Today after almost 2 and a half months of being away, I cleaned my home office space, connected my laptop to the big monitor and then just stared…
What should I do? Where should I start? Early December, I left for India on a 2 month volunteering pilgrimage. I met and served with such incredible people that my heart has still not processed all the experiences. Should I share an update from that or should I get the blog back on with a new recipe! Maybe I will go with both 🙂
Last week, a few times I was wondering which recipe will I share as a coming back home recipe and I was totally blank. Just like a sign, yesterday at Whole Foods, I found this bunch of beautiful Mustard Greens and I knew then that I will share the recipe for “Sarson ka Saag”.
What is Sarson ka Saag?
Sarson ka Saag is a classic Punjabi winter dish made with fresh Mustard greens (which is also the literal translation of sarson ka saag). Leafy green vegetables are abundant in winters and most Indian cuisines celebrate it by making different kinds of saag. Saag is a thick, wet preparation (almost like a mash) with leafy greens, mostly mustard and/or spinach. Like Saag Paneer is made with cottage cheese in a spinach saag. In this recipe, Mustard (sarson) is the main ingredient and I also add some spinach (palak) and fenugreek (methi) leaves.
Mustard greens are slightly bitter in taste so adding other green leafy vegetables balances that bitterness and also adds to the flavor. Other greens like bathua and radish greens can also be added. The stems of the mustard leaves are very thick. They are totally edible but I don’t like using them in the saag preparation. Instead I keep the stems for making vegetable stock.
Sarson ka saag along with with flat corn bread called Makai ki roti makes a delicious and nourishing meal. You can also serve it with other millet flatbreads like Bajra Roti or Jowar Roti. Corn, unlike wheat, has no gluten and thus to roll corn flour dough, I use the same trick, as in Bajra roti, of rolling between two food grade plastic sheets. I thoroughly enjoyed sarson ka saag and makai ki roti throughout the winters in India. Not only did I enjoy eating them, I loved rolling those rotis and serving everyone. I will share the recipe for Makai ki Roti in a follow up post soon.
Update: Makki ki Roti recipe posted!
Sarson Ka Saag (Vegan Indian Mustard Greens)
Ingredients (1cup = 240ml; 1tbsp = 15ml; 1tsp = 5ml)
- 500 gms Mustard leaves sarson (~1 bunch)
- 100 gms Spinach leaves palak
- 100 gms Fenugreek leaves methi
- 2 tbsp Olive oil
- 1 inch Ginger grated
- 4-6 Garlic cloves grated
- 1 medium Onion finely chopped
- 1 Green chilli finely chopped
- Salt to taste
- 1 tbsp corn flour
- 1 cup water
- Separate the leaves from the stems of the green vegetables.*
- Wash all the leaves in running water. It is important to wash them at least 3-4 times to make sure you get all the dirt stuck on the leaves out.
- Dry on a kitchen towel and roughly chop all the leaves.
- Heat oil in a pan. Add ginger, garlic, green chilli and onions. Sauté for a couple of minutes, till the onions become soft.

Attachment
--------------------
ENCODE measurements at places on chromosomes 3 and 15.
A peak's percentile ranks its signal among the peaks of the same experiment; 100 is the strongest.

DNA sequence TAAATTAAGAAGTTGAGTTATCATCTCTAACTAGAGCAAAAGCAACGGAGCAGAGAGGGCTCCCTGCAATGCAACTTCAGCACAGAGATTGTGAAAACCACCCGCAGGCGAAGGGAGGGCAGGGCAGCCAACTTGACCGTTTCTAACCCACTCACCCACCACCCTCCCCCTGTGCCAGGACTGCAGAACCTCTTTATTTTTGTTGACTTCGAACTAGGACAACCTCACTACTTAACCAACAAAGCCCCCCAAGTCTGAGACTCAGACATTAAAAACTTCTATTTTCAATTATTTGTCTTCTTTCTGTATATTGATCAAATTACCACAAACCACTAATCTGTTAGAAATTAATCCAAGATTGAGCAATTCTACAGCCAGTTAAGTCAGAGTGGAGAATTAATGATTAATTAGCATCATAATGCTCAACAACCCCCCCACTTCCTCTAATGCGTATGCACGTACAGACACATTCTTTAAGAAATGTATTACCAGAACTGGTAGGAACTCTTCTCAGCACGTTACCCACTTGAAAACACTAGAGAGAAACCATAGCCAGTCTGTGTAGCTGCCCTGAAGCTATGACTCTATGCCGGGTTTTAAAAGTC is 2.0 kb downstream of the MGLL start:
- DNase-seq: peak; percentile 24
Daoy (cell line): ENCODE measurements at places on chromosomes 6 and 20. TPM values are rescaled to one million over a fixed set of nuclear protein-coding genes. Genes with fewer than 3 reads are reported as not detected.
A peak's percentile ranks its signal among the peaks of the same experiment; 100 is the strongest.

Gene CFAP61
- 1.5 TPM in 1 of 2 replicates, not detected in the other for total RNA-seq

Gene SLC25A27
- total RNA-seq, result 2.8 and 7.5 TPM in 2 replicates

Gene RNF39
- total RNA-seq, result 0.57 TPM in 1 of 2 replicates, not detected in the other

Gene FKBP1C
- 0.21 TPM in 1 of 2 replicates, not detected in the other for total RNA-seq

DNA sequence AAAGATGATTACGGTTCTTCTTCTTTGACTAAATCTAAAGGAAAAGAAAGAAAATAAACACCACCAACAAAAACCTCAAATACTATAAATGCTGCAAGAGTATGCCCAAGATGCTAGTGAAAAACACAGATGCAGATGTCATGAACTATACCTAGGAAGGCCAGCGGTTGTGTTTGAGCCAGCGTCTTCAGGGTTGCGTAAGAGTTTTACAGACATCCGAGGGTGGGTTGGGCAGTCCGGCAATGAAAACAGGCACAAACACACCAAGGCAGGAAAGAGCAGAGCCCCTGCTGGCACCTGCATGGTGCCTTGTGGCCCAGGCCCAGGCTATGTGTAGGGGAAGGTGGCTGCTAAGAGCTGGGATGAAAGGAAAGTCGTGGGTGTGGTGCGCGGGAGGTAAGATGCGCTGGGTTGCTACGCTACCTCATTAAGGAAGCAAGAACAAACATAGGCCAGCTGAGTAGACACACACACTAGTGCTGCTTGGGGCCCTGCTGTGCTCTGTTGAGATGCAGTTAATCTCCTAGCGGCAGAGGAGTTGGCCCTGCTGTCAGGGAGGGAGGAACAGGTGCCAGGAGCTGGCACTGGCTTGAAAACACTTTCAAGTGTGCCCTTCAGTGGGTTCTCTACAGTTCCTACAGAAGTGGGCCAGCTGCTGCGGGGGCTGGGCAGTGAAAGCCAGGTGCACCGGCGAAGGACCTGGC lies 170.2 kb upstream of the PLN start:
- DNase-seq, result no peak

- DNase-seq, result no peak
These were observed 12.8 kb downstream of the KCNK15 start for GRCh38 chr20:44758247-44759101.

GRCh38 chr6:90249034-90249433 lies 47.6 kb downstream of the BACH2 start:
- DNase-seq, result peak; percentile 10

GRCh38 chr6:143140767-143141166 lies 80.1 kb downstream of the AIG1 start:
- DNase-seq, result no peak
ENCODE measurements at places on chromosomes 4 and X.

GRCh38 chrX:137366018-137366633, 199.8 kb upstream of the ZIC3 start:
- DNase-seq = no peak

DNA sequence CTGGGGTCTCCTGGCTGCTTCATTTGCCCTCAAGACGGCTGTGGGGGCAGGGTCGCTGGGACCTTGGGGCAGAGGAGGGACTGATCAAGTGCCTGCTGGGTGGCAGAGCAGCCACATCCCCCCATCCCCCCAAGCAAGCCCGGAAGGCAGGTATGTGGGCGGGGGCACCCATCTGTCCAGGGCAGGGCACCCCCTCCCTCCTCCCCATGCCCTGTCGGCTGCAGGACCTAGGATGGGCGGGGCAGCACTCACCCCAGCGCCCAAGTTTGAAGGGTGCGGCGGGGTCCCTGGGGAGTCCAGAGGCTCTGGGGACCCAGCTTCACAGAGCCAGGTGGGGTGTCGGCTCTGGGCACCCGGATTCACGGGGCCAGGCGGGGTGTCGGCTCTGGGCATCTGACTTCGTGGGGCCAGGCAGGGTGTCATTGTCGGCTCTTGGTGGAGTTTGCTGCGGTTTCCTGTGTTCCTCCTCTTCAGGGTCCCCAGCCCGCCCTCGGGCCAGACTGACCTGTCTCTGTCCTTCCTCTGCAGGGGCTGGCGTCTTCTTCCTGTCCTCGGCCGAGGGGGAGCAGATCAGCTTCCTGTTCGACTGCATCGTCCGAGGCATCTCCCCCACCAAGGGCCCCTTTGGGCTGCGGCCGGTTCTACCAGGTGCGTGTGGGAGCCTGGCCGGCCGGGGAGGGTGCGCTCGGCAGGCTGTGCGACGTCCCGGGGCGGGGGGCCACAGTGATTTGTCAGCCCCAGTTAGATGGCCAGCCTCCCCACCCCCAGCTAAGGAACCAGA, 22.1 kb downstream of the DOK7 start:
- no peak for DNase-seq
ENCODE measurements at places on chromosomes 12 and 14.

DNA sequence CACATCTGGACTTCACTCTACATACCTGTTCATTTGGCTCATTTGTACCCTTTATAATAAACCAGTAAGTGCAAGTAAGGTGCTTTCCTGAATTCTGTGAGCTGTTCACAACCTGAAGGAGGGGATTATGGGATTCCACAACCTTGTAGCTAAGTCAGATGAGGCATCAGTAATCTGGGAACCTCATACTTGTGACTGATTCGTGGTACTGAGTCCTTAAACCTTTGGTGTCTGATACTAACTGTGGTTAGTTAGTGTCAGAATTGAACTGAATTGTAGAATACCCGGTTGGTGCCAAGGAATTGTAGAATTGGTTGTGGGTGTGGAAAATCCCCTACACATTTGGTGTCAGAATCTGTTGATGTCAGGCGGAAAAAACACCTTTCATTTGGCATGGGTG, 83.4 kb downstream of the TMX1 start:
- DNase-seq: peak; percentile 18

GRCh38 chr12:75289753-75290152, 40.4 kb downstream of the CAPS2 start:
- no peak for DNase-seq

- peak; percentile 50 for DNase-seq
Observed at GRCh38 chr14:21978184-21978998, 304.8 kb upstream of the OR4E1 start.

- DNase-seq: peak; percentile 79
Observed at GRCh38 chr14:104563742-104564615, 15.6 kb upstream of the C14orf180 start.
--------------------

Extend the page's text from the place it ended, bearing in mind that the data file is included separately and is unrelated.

- Add the chopped leaves and mix together. Add salt to taste, mix well and cook covered for 4-5 minutes till the mustard and other leaves turn soft.
- Dissolve the corn flour in 1 cup water and add to the pan.
- Mix well and cook covered for another 5-6 minutes till the veggies are completely cooked.
- Remove from heat. Once the saag is cooled; grind it to a coarse paste using a handheld blender.
- Simmer the saag on low heat for a couple of minutes before serving.
- Serve hot with coarse cornmeal flatbreads (makai ki roti), some raw onions, chillies, and some vegan butter.
- * Mustard stems are particularly very thick. You can keep the softer stems, but I don’t like using the thick stems in the saag. I instead use them to make vegetable stock.
- It’s interesting how the dish uses only salt and no other spices. You get the authentic flavors of mustard balanced with other greens and ginger-garlic and onion.
- Nutritional Information is the approximate value for 1 of 2 servings.
Coming back to the Volunteering journey…
Over the last 2 months I was serving in different capacities in retreats and also in other spaces. During one of the 2-week retreat, I was serving in the kitchen team. In all we were around 90 people on campus and what was amazing about serving in the kitchen was to be able to greet everyone “Good Morning” as they come into the dining area for breakfast. After a few days, the kitchen team started to remember everyone’s tea/coffee preferences and it was even more beautiful to be gifted by that wide smile when someone was offered their morning cup before they had even asked. Here are some smiles from the breakfast counter!
There was so much to learn from serving with the regular kitchen staff that works there. I loved rolling out chapatis with everyone and becoming a part of their families. But most importantly something that was reiterated in every interaction was to cook with love. To cook with devotion, as if you are cooking for the Gods themselves! “Attithi devo bhava” (The Guest is like God) — I learned how to live that during those days!
Connect with me
I hope you like this recipe ad give it a try while mustard leaves are still in season. I am happy being back home and I am looking forward to sharing more regularly — the recipes, the monthly updates, and also the meal plans. Thank you for all your love and support!
I have been away from social media for sometime now and I am planning to slowly get back to sharing and be inspired by your creations!
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Would love to start a conversation, share recipes, cooking experiences and food stories from India and around the world.